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KNIGHT, LYNN - Clarice Cliff

Title: Clarice Cliff
Description: Bloomsbury, London, 2005. Octavo; hardcover, with metallic green spine-titling; 328pp., with 14 full-colour plates and many monochrome illustrations. Minor wear; some spotting to the text block edges; offset to endpapers. Otherwise near fine in like dustwrapper, now professionally protected by superior non-adhesive polypropylene film. 'Knight's book is both biography and social analysis and it reads like a very sophisticated folk tale. Cliff rose from working-class Stoke-on-Trent to become art director of the firm, a figure of authority and glamour who kept a cocktail gown in her office in case of sudden need. Bizarre was introduced in 1928, the year of the flapper vote, and Knight convincingly suggests that the appeal of Cliff's razzle-dazzle pottery was linked to women's growing political confidence. At the height of demand 18,000 Bizarre pieces were being made each week. Altogether about 8.5 million were produced. ..Cliff had no overarching aesthetic agenda. Her talent was her ability to pick up and make use of a dozen different styles: Cubism, De Stijl, a bit of Ballets Russes, Art Deco ... the 1925 Paris exhibition had had enormous impact on European design and decoration, and Cliff herself had first seen Paris in, Knight surmises, 1927. There is an obvious influence of Sonia Delaunay on Cliff's pursuit of swirling movement, whorls and swaths of brilliant colour. She was adept at absorbing the features of the fashionable continental style and bringing a brasher, cruder version of modernity within reach of the aspirational middle classes. She transformed Parisian Art Deco into English department store design... Bizarre pottery provided not just a talking point but an assertion of women's independence. Cliff signed her work, an early example of celebrity design. She was promoted as a woman who designed for modern women. During the worst of unemployment in the potteries in 1932, with Wedgwood on the verge of bankruptcy, Bizarre and Wilkinson still flourished.. By 1931, Clarice Cliff, the only female art director in the Potteries, was lauded in the press as the modern entrepreneur career woman, photographed in a black cloche hat and triple row of pearls. The cliched description of Cliff was 'merry'. But there were considerable underlying tensions. She was still living at home in the Tunstall terraced house. Her relationship with the married Shorter became the subject of malicious innuendo. Even her own Bizarre girls got resentful as she was officially transformed into 'Miss Cliff'. Knight's informative, affectionate biography reveals, in telling detail, the pressures on ambitious single women in the 30s in small provincial towns. Cliff's career was ended by the war, which put a long-term ban on decorated china, and by her eventual marriage to Shorter in 1940, after his wife died. She retreated to Chetwynd, his Arts and Crafts mansion in the country, and took trips in streamlined ocean liners like the ones she once modelled." - Fiona McCarthy.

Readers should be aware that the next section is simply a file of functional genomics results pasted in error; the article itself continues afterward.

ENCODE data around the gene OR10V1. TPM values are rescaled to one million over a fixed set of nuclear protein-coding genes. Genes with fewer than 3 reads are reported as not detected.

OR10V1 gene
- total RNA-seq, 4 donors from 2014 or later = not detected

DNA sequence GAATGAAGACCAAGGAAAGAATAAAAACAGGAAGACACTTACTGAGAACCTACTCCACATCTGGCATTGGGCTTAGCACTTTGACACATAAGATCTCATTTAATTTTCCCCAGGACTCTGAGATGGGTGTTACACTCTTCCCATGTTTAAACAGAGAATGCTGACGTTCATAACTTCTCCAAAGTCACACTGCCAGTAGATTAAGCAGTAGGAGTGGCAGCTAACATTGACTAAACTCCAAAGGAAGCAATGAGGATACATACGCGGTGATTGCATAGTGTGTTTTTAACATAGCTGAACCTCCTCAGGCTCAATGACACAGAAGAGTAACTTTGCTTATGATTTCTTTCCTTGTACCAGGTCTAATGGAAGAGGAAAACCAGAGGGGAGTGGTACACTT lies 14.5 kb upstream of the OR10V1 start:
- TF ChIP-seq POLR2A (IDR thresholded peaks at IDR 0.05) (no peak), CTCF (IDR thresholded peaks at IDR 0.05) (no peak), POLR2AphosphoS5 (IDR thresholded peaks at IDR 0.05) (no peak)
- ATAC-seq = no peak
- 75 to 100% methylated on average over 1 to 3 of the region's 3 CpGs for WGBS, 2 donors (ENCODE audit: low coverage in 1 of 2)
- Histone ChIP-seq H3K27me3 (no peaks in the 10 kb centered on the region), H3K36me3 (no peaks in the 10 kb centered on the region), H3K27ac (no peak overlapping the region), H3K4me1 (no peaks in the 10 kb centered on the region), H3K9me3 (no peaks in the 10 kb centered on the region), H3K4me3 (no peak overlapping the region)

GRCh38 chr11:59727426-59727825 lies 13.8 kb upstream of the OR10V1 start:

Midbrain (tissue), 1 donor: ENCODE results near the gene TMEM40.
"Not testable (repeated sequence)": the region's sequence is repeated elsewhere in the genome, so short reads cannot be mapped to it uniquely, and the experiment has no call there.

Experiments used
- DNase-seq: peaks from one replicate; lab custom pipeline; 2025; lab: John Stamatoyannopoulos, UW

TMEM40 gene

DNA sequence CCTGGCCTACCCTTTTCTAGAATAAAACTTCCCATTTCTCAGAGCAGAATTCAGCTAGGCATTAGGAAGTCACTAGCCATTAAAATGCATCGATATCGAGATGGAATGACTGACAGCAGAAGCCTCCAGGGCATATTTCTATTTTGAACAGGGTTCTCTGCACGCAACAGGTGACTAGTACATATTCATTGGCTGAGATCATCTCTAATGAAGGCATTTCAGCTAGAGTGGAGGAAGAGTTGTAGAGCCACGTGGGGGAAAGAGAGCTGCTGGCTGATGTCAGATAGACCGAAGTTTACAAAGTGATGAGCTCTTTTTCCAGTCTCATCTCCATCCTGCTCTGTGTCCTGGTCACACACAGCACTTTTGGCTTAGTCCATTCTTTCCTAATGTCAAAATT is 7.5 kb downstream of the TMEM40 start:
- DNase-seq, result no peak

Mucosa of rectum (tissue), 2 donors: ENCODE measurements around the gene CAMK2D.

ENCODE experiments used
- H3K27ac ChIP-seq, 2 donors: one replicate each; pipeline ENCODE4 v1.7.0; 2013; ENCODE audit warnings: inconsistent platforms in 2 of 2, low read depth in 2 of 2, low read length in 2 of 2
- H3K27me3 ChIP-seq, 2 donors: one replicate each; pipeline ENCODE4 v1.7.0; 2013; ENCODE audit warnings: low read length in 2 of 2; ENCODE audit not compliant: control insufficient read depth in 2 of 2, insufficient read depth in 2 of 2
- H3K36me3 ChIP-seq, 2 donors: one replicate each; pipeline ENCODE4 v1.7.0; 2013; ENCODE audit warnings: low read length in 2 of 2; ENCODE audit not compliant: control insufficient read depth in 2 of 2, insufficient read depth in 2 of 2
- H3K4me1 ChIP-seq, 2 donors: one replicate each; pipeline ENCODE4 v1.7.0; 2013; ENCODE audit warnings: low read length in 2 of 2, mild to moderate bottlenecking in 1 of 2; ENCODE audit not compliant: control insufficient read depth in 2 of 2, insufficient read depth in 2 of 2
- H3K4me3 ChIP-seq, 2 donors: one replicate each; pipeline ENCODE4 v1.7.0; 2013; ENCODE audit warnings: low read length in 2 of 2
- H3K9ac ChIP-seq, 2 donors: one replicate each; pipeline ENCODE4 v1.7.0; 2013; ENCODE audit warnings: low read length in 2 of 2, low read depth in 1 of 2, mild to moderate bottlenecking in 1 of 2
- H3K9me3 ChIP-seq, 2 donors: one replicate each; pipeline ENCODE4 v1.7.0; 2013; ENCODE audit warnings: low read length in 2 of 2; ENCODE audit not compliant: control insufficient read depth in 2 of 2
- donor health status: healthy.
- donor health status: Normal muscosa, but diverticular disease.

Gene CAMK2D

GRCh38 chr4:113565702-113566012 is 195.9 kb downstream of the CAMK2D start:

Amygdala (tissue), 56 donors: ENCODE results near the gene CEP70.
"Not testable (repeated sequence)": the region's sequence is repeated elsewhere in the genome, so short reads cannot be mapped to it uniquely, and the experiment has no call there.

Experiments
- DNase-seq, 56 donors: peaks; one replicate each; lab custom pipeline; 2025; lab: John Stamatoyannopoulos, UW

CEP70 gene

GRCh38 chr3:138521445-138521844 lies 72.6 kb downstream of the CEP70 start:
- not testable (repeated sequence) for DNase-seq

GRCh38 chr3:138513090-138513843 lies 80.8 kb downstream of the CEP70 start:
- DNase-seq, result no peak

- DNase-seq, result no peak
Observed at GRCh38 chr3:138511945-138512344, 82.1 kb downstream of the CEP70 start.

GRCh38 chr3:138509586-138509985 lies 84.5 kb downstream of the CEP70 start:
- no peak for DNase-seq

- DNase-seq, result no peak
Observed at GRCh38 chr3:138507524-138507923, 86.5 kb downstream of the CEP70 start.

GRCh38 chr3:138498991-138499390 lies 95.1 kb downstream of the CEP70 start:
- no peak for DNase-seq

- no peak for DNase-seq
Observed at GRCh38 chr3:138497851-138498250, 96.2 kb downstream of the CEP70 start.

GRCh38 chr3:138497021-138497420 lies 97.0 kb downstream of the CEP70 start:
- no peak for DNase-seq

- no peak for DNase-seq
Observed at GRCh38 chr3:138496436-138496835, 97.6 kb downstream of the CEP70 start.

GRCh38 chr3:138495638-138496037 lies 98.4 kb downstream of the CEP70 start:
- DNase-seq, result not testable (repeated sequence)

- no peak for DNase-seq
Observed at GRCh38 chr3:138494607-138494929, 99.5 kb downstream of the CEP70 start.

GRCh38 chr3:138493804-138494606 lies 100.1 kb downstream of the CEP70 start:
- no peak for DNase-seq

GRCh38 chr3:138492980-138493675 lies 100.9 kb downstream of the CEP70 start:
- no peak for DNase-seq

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Price: AUD 33.00 = appr. US$ 22.83 Seller: Lamdha Books
- Book number: 56622


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